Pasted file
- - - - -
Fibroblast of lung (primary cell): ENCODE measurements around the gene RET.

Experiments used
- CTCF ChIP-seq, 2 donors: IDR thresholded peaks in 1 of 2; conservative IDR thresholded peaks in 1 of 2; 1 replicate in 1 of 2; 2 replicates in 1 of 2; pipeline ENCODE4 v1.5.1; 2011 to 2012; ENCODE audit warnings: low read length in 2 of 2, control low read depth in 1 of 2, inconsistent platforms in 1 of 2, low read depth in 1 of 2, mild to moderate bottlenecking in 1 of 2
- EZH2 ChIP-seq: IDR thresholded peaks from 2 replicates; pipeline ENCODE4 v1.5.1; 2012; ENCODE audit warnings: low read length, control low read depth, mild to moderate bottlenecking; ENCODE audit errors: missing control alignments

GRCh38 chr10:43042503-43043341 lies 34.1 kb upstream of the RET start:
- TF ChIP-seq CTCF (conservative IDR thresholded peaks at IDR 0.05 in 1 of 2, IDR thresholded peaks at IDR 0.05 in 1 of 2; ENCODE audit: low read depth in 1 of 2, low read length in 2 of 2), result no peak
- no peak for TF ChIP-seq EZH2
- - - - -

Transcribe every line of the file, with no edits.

Fibroblast of lung (primary cell): ENCODE measurements around the gene RET.

Experiments used
- CTCF ChIP-seq, 2 donors: IDR thresholded peaks in 1 of 2; conservative IDR thresholded peaks in 1 of 2; 1 replicate in 1 of 2; 2 replicates in 1 of 2; pipeline ENCODE4 v1.5.1; 2011 to 2012; ENCODE audit warnings: low read length in 2 of 2, control low read depth in 1 of 2, inconsistent platforms in 1 of 2, low read depth in 1 of 2, mild to moderate bottlenecking in 1 of 2
- EZH2 ChIP-seq: IDR thresholded peaks from 2 replicates; pipeline ENCODE4 v1.5.1; 2012; ENCODE audit warnings: low read length, control low read depth, mild to moderate bottlenecking; ENCODE audit errors: missing control alignments

GRCh38 chr10:43042503-43043341 lies 34.1 kb upstream of the RET start:
- TF ChIP-seq CTCF (conservative IDR thresholded peaks at IDR 0.05 in 1 of 2, IDR thresholded peaks at IDR 0.05 in 1 of 2; ENCODE audit: low read depth in 1 of 2, low read length in 2 of 2), result no peak
- no peak for TF ChIP-seq EZH2